The only thing I regret is that the Rogue Wave product cannot be purchased at a reduced price if you already have a suitable antenna. My unused Hawking marine antenna would be perfect. Otherwise, the superior firmware and support are worth the price.

Posted by: Ron Rogers at September 23, 2011 5:12 PM | Reply

Our marina makes us login for the wifi. It isn't the "advanced" sort of login that saves the information as part of the AP settings, it is a web page where I have to type in my username/password every time it disconnects.

Does anyone know if this will work in this situation? I had just ordered a Cradlepoint CTR35 that has their "WI-Fi as a data source" feature. I imagine the only real advantage to this solution is the external antenna?

Posted by: Curt at November 22, 2011 6:00 PM | Reply

Curt I believe it will work with a web page login. This is a great product and yes the advantage is that you will have wifi when your neighboring boats will not. The range is incredible and there are unsecured access points on land you will connect with "for emergency purposes" ;-)

A great companion for this antenna is an Apple Airport Express in bridge or access point mode. I take it home in the winter as a repeater for weak wireless signals in certain parts of the house.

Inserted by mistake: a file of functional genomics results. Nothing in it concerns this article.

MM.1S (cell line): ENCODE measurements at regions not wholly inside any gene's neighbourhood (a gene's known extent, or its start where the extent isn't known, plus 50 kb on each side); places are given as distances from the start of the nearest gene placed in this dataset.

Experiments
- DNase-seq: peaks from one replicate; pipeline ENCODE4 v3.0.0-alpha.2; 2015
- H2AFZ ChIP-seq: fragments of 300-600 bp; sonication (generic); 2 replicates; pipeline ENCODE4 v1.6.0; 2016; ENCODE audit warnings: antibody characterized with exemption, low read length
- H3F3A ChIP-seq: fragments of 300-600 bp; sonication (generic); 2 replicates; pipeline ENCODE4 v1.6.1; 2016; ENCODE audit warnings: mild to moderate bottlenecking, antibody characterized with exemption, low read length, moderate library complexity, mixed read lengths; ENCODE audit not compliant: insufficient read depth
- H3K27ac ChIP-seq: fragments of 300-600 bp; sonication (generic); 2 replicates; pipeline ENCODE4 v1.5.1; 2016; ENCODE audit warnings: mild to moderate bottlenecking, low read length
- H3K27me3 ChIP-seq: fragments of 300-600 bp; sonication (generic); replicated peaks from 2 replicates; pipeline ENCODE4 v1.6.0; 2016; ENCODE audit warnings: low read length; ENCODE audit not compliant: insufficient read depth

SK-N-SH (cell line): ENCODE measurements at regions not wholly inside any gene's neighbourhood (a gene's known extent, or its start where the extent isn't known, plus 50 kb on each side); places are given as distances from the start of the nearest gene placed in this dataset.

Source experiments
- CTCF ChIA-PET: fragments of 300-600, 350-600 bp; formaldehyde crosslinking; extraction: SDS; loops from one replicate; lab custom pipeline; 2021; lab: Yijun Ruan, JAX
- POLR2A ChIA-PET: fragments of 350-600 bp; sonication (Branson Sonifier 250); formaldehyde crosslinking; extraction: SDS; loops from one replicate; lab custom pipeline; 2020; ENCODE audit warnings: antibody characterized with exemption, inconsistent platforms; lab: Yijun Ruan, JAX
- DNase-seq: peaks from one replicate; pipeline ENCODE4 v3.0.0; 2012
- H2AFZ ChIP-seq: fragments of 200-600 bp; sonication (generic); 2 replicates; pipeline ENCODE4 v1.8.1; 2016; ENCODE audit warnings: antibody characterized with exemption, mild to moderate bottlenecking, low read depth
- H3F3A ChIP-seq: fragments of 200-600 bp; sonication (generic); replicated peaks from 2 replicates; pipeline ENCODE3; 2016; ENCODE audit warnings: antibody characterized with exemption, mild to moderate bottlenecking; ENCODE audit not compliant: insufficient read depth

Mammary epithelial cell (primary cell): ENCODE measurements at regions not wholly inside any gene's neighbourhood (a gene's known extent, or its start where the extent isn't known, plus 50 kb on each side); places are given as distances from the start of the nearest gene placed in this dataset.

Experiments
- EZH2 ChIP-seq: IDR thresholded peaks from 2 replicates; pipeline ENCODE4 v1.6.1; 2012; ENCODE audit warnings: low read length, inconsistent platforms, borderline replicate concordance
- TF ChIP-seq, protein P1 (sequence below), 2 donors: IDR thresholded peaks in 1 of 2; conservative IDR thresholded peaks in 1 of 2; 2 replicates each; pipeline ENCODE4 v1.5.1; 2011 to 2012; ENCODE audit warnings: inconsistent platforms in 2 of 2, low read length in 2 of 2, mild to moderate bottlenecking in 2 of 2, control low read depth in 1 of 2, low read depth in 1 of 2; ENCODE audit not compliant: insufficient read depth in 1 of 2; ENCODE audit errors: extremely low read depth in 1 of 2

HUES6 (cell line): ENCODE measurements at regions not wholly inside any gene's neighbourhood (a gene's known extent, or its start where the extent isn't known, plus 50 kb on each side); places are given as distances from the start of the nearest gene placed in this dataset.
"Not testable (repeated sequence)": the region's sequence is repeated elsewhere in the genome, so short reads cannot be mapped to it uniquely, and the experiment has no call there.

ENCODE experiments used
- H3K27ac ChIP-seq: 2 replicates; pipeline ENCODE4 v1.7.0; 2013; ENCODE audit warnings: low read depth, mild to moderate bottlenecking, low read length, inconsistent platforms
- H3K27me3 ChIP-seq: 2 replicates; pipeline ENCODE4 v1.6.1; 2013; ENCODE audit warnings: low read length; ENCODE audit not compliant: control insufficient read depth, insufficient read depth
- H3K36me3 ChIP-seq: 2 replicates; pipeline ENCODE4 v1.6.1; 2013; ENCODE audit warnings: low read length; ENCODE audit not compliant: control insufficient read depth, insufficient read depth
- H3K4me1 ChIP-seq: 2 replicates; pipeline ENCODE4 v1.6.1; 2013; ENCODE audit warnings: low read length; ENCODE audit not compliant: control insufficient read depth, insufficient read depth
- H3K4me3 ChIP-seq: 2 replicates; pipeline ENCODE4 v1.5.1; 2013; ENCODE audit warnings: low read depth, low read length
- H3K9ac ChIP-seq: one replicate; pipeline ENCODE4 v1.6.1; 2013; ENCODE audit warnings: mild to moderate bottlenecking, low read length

Posted by: Adam at November 23, 2011 1:05 AM | Reply

Thanks, glad to hear. I just need to figure out how to add a cradle point of some sort into the mix, I really like the idea of having a 4g Verizon card when out and about. Since we are all inland we are typically always in cell range (Saint Croix and Mississippi rivers).

Already ordered an airport express though, love the idea of AirPlay from my pad into the music system.

Posted by: Curt at November 23, 2011 9:49 AM | Reply

Curt, Note that Wave WiFi is just introducing a router for boat distribution of WiFi, cellular, and satellite connections. I don't know the price yet -- and the Wave Broadband Router is not on Wave's site yet -- but the firmware is supposedly customized for easy installation and use by cruisers, like the Wave Rogue: http://goo.gl/8oech